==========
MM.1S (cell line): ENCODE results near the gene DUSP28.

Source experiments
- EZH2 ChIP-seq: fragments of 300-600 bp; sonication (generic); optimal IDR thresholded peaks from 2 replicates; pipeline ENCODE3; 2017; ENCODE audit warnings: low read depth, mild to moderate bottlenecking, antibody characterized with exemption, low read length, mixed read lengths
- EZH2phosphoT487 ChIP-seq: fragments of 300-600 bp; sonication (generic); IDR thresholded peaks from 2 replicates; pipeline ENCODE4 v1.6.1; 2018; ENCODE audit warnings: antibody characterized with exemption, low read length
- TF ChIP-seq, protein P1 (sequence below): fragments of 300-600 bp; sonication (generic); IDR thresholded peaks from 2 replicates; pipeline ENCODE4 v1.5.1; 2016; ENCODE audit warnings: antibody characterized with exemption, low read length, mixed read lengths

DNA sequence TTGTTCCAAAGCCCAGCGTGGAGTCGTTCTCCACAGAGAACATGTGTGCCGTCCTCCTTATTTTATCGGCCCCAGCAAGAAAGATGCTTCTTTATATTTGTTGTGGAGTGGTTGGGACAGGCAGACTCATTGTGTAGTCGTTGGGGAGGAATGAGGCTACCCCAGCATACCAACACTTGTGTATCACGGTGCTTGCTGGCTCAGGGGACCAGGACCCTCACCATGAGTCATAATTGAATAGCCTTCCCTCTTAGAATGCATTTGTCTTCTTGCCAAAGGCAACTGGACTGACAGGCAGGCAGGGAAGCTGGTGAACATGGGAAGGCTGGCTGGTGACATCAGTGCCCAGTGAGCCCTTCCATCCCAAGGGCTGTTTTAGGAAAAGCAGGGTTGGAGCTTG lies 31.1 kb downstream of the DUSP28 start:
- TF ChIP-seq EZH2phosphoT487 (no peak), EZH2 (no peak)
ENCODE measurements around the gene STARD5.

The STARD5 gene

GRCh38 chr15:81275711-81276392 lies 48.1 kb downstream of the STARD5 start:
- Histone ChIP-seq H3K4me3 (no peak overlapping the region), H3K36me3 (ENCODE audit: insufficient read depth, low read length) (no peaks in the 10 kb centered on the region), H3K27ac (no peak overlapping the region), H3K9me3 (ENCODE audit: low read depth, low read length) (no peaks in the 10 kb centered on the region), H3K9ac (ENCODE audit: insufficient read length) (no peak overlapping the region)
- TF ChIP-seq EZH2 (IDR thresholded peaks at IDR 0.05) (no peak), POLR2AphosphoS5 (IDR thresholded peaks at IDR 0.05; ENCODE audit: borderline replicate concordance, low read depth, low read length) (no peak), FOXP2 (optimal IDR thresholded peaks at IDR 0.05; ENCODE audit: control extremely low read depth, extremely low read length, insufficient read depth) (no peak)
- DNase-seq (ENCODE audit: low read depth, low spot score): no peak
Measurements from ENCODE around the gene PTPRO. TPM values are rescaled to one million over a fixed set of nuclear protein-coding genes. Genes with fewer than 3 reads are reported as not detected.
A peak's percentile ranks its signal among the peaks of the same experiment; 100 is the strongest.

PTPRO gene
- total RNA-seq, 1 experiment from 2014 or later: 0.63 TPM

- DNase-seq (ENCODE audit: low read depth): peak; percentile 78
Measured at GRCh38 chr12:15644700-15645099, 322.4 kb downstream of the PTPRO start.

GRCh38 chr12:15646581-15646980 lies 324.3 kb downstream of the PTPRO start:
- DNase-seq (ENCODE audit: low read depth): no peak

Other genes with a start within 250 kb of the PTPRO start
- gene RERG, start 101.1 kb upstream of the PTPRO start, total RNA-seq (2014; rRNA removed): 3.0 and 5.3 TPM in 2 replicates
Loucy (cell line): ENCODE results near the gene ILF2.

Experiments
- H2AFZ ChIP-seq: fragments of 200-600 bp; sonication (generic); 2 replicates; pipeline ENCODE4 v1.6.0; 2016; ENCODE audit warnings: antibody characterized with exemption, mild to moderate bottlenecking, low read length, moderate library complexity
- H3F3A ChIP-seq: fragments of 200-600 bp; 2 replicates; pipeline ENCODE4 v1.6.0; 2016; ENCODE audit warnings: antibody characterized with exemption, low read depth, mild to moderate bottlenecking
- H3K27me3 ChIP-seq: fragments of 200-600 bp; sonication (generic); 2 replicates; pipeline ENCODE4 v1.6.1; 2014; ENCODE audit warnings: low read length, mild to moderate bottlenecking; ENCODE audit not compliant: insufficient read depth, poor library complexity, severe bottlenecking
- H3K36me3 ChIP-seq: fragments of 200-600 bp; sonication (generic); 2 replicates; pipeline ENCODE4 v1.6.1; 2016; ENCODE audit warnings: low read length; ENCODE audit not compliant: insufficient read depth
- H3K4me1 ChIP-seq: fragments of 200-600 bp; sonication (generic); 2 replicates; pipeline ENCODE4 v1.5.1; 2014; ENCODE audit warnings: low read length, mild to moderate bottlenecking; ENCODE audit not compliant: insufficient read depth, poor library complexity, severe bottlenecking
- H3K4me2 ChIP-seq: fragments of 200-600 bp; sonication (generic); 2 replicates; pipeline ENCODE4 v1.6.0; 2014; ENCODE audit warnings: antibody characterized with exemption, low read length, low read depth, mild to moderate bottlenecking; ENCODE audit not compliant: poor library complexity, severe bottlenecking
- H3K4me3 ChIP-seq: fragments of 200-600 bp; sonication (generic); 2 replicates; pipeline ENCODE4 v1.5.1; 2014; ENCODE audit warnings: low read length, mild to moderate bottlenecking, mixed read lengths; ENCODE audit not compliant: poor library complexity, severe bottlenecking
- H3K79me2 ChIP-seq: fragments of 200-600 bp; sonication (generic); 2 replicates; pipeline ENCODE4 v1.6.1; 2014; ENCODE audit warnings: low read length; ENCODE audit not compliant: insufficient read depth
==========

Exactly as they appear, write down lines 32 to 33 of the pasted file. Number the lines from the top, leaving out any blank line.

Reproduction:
- H3K4me3 ChIP-seq: fragments of 200-600 bp; sonication (generic); 2 replicates; pipeline ENCODE4 v1.5.1; 2014; ENCODE audit warnings: low read length, mild to moderate bottlenecking, mixed read lengths; ENCODE audit not compliant: poor library complexity, severe bottlenecking
- H3K79me2 ChIP-seq: fragments of 200-600 bp; sonication (generic); 2 replicates; pipeline ENCODE4 v1.6.1; 2014; ENCODE audit warnings: low read length; ENCODE audit not compliant: insufficient read depth